In addition to the scoldings—once Lee said, to another student, not me, “In the words of John Saxon in the movie The Appaloosa, “Why did you do such a stupid thing?”, I’ll also never forget the praise Lee gave. One of my paragraphs received, Great three sentence run, and I wanted to frame it. But in all, Lee was the man for craft. He taught where stories started, where they ended, how you got characters alive on the page and moved them from place to place, and how you made sure that the reader was not made to work excessively hard to get what you were up to.
Jim might have been Lee’s complete opposite. He was self effacing in class, often wishing, it seemed, that somebody else would take the lead in the workshop discussion so he could offer an occasional witticism from the back row. He was also genuinely enigmatic. Once, on the chalkboard at the then awful workshop rooms at U of Houston, he wrote a time (I forget it now) and said, “Still the best marathon time for any member of the Creative Writing Program,” then erased it. Looking back, that was the same joy I got out of his fiction: sudden, illuminating flashes that vanished before they showed too much.
If Lee was the man for craft, Jim was the man for ambition. He could look at the draft and see in it the story it wanted to be. He’d say something like, “Tom seems to be working within the high modernist tradition here but violating it just a little with this flourish of uncertainty near the end.” And when my classmates turned to me, I’d nod, wishing I’d known that was what I wanted to do. Then I’d go home and get to work on doing just that.
But it’s like I tell my CW students now, be on the lookout for two teachers who might be the devil and angel who manifest on opposite shoulders. When I’m writing, I’ve got Lee Abbott hovering over one shoulder saying, “You sure about that, bud?” when a story stumbles out of the gates, and Jim Robison hovering over the other and saying, “Aren’t you trying to enter a dialogue with Ellison here?” To repeat: without these two fine men—great writers and great guys—I wouldn’t be doing what I’m doing now.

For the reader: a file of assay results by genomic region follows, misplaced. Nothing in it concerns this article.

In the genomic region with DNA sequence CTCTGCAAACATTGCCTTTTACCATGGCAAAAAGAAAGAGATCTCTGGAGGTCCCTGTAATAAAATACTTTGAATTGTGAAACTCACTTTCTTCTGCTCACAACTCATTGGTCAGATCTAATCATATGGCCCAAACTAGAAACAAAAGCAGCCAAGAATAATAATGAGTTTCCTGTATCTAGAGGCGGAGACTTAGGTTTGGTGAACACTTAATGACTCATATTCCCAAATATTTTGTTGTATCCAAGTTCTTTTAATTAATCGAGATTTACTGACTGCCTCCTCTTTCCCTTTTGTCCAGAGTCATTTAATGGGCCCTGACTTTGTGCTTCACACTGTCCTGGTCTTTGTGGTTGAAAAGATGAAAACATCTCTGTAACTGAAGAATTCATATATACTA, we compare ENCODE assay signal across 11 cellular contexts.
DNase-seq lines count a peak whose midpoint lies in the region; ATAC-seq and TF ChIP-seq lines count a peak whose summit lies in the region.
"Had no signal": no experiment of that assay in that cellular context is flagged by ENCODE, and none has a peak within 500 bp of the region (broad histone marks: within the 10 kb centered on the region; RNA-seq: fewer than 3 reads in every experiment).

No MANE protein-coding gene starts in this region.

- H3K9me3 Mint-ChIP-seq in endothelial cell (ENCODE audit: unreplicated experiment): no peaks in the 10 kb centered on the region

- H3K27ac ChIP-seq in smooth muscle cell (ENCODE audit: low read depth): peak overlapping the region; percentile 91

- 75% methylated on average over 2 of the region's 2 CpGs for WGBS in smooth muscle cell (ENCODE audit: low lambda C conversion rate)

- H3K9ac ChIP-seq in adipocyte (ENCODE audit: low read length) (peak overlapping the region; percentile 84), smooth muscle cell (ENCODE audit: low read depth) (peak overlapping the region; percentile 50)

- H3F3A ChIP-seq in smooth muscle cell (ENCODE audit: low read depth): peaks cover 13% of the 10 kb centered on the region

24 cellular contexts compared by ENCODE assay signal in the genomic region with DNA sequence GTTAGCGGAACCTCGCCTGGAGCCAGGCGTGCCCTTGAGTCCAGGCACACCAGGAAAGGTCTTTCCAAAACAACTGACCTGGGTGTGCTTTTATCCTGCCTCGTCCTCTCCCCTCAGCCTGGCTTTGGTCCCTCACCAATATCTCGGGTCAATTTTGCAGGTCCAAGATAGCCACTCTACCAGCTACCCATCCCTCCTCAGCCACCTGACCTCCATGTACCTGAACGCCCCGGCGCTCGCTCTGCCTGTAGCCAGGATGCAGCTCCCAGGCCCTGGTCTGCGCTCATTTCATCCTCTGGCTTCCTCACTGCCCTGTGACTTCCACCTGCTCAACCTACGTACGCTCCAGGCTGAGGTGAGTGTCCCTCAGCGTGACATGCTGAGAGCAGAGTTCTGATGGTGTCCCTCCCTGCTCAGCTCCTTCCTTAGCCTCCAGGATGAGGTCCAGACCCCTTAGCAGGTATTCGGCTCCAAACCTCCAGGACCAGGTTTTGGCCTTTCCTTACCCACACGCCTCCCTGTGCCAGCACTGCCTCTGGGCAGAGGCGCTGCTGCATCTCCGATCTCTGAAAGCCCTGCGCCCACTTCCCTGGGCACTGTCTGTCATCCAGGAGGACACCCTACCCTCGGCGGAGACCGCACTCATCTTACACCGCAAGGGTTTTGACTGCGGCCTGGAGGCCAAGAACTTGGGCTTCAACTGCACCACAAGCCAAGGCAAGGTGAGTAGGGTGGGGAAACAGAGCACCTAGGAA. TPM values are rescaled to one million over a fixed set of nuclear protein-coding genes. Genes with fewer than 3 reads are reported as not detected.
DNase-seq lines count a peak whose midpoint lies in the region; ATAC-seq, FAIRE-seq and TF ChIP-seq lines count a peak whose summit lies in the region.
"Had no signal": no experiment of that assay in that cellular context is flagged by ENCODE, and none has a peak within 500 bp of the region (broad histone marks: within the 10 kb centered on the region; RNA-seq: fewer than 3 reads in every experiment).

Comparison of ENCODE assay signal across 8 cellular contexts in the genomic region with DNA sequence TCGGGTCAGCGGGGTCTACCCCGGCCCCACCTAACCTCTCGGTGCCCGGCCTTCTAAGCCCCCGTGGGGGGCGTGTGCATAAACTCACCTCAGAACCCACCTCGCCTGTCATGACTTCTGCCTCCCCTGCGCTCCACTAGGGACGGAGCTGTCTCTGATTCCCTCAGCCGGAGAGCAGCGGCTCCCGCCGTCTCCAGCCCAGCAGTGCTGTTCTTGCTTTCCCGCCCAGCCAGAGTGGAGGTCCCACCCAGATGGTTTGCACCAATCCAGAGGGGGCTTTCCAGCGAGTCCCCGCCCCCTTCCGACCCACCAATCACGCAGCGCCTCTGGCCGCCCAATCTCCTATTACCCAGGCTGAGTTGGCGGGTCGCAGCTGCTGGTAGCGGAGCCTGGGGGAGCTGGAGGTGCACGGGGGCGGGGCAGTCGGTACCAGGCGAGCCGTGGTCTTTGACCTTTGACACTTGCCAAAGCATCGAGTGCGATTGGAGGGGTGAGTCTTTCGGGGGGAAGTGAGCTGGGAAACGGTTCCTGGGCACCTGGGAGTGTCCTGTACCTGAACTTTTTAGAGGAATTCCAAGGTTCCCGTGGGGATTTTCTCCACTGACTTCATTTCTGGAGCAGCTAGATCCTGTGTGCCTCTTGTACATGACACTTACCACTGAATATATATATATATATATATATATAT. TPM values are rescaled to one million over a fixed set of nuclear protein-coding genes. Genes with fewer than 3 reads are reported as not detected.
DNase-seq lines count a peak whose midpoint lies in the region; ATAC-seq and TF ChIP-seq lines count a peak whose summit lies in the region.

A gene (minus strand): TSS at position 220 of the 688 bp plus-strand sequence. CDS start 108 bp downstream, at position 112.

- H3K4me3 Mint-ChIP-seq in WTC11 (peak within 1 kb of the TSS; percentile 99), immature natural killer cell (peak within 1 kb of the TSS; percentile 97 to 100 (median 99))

Me: As an editor for American Book Review, you must’ve seen some good books lately—what really blew you away? Or, if nothing did, what was wrong with them?
Tom: Lydia Yuknavtich’s The Chronology of Water. If all memoirs were like this, no one would be griping about the genre.
Jim Greer’s The Failure and Artificial Light. I think Jim and I dial into the same hidden radio frequency for inspiration. We both love stories of hidden or lost manuscripts, find French film divine, and don’t mind using the proverbial fifty cent word now and then.
Ben Tanzer’s You Can Make Him Like You. How Ben does it, I don’t know. But he writes a book every season of the year and each one’s better than the next. The fact that this one’s about a guy about to become a dad hit home with me, but it’s also a valentine to Chicago, a city that always deserves more love than it gets.
Extie Ecks, Normally Special. A collection of stories in a volume so compact it fits in a shirt pocket, though the characters are as wily as fire eaters and more human than not. I am not a big fan of the short short, but Extie has me reevaluating my aesthetic.